Tickets for The Fortress of Solitude are on sale now. Ticket prices start at $15 and are available online at www.DallasTheaterCenter.org or by phone at (214) 880-0202. The Fortress of Solitude opens with previews on Friday, March 7 at 8:00 p.m. with a Pay-What-You-Can performance. Tickets to this performance will be available for purchase online at www.DallasTheaterCenter.org beginning Monday, March 3. Any unsold tickets to the PWYC performance will be available for purchase at the Wyly Theatre box office the night of the show beginning at 6:30 p.m. DTC’s Come Early sponsored by Wells Fargo will take place one hour before every performance and will be led by Alex Organ. Patrons will have the opportunity to learn about the play prior to viewing the production. DTC’s Dr. Pepper Snapple Stay Late will take place after each performance. Patrons will have the opportunity to engage with artists, learn about the production and share insights about the play in a lively discussion, which will be moderated by Alex Organ. Details for Come Early and Stay Late are available online.
ABOUT DALLAS THEATER CENTER:
One of the leading regional theaters in the country, Dallas Theater Center (DTC) performs to an audience of more than 120,000 North Texas residents
annually. Founded in 1959, DTC is now a resident company of the AT&T Performing Arts Center and presents its Mainstage season at the Dee and Charles Wyly Theatre, designed by REX/OMA, Joshua Prince-Ramus and Rem Koolhaas and at its original home, the Kalita Humphreys Theater, the only freestanding theater designed and built by Frank Lloyd Wright. Under the leadership of Artistic Director Kevin Moriarty and Managing Director Heather M. Kitchen, DTC produces a seven-play subscription series of classics, musicals and new plays and an annual production of A Christmas Carol; extensive education programs, including the National Arts and Humanities Youth Program Award-winning Project Discovery, SummerStage and partnerships with Southern Methodist University’s Meadows School of the Arts and Booker T. Washington High School for the Performing and Visual Arts; and community outreach efforts including leading the DFW Foote Festival and recent collaborations with the Dallas Museum of Art, Dallas Public Library, Dallas Holocaust Museum, North Texas Food Bank, Dallas Opera, and Dallas Black Dance Theater. Throughout its history, DTC has produced many new works, including The Texas Trilogy by Preston Jones in 1978, Robert Penn Warren’s All the King’s Men, adapted by Adrian Hall, in 1986, and recent premieres of FLY by Rajiv Joseph, Bill Sherman and Kirstin Childs; Fly by Night by Kim Rosenstock, Michael Mitnick and Will Connolly; Giant by Michael John LaChiusa and Sybille Pearson; The Trinity River Plays by Regina Taylor; the revised It’s a Bird… It’s a Plane… It’s Superman by Roberto Aguirre-Sacasa, Charles Strouse and Lee Adams; Give It Up! (now titled Lysistrata Jones and recently on Broadway) by Douglas Carter Beane and Lewis Flinn; Sarah, Plain and Tall by Julia Jordan, Laurence O’Keefe and Nell Benjamin; and The Good Negro by Tracey Scott Wilson.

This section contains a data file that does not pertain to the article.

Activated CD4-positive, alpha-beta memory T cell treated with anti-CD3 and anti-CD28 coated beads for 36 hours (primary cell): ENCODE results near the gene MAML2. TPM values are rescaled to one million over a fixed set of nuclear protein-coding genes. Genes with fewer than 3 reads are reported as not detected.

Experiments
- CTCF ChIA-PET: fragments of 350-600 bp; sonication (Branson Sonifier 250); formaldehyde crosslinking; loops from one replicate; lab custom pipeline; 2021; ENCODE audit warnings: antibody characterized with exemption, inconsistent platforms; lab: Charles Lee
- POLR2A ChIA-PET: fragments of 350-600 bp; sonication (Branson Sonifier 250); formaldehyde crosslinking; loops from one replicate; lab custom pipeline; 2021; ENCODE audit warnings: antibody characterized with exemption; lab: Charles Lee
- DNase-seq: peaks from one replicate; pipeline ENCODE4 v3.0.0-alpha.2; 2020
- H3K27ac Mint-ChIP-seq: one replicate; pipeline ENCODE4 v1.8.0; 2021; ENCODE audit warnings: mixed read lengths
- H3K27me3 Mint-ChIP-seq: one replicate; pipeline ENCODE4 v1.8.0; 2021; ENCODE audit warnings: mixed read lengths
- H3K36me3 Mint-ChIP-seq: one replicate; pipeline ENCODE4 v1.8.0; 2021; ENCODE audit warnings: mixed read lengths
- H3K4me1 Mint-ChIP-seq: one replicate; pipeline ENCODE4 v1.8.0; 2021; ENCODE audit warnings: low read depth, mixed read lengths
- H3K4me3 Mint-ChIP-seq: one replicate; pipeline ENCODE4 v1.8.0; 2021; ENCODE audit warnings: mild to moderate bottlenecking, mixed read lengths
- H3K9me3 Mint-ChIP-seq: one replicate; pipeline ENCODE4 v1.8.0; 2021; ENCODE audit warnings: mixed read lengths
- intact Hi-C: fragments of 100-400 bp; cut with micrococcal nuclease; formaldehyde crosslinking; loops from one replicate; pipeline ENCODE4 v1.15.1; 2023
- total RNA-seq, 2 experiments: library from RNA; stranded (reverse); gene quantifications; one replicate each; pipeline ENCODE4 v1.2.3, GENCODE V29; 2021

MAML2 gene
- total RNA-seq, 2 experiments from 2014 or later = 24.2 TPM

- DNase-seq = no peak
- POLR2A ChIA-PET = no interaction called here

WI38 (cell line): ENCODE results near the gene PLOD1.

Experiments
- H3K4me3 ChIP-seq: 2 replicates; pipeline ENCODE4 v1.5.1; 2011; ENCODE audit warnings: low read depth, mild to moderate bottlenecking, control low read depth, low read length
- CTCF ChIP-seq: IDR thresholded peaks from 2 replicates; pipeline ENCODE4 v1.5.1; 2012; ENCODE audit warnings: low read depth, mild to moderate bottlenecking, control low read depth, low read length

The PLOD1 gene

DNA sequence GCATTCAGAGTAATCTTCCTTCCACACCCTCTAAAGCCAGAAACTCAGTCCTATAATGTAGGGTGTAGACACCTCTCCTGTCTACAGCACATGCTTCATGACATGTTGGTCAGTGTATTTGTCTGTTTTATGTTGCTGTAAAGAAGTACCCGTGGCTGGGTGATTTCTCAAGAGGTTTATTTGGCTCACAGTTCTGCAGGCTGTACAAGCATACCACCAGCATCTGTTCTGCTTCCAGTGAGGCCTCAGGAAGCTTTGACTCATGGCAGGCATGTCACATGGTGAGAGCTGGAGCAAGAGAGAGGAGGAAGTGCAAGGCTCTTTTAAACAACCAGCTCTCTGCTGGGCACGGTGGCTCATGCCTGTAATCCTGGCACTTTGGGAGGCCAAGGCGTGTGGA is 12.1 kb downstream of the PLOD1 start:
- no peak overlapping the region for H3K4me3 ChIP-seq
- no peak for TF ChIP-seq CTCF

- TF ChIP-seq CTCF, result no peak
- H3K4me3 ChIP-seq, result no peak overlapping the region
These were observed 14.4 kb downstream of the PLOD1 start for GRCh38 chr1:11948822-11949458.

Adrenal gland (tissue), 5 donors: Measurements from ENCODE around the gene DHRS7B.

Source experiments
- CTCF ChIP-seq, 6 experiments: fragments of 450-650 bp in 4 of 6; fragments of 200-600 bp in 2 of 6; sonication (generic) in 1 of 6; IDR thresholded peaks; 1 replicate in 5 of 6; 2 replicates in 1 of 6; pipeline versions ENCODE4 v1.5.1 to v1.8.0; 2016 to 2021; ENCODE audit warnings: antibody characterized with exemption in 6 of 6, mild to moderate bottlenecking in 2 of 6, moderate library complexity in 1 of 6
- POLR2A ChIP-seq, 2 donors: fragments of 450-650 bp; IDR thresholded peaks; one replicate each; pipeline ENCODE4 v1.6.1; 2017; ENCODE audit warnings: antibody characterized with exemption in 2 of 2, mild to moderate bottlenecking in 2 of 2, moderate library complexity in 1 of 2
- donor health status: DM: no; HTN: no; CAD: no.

ABOUT THE PUBLIC THEATER AT ASTOR PLACE:
Under the leadership of Artistic Director Oskar Eustis and Executive Director Patrick Willingham, The Public Theater is the only theater in New York that produces Shakespeare, the classics, musicals, contemporary and experimental pieces in equal measure. The Public continues the work of its visionary founder, Joe Papp, by acting as an advocate for the theater as an essential cultural force, and leading and framing dialogue on some of the most important issues of our day. Creating theater for one of the largest and most diverse audience bases in New York City for nearly 60 years, today the Company engages audiences in a variety of venues—including its landmark downtown home at Astor Place, which houses five theaters and Joe’s Pub; the Delacorte Theater in Central Park, home to its beloved, free Shakespeare in the Park; and the Mobile Unit, which tours Shakespearean productions for underserved audiences throughout New York City’s five boroughs. The Public’s wide range of programming includes free Shakespeare in the Park, the bedrock of the Company’s dedication to making theater accessible to all; Public Works, a new initiative that is designed to cultivate new connections and new models of engagement with artists, audiences and the community each year; new and experimental stagings at The Public at Astor Place, including Public Lab; and a range of artist and audience development initiatives including its Public Forum series, which brings together theater artists and professionals from a variety of disciplines for discussions that shed light on social issues explored in Public productions. The Public Theater is located on property owned by the City of New York and receives annual support from the New York City Department of Cultural Affairs; and in October 2012 the landmark building downtown at Astor Place was revitalized to physically manifest the Company’s core mission of sparking new dialogues and increasing accessibility for artists and audiences, by dramatically opening up the building to the street and community, and transforming the lobby into a public piazza for artists, students, and audiences. Key elements of the revitalization included infrastructure updates to the 158-year old building, as well a construction of new exterior entry stair and glass canopy; installation of ramps for improved accessibility; an expanded and refurbished lobby; the addition of a mezzanine level with a new restaurant lounge, The Library at The Public, designed by the Rockwell Group. The LuEsther T. Mertz Charitable Trust provides leadership support for The Public Theater’s year-round activities. www.publictheater.org
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Lia Chang is an actor, a performance and fine art botanical photographer, and an award-winning multi-platform journalist. Lia will make her jazz vocalist debut on March 1, 2014, in Rome Neal’s Banana Puddin’ Jazz “LADY” at the Nuyorican Poets Cafe in New York.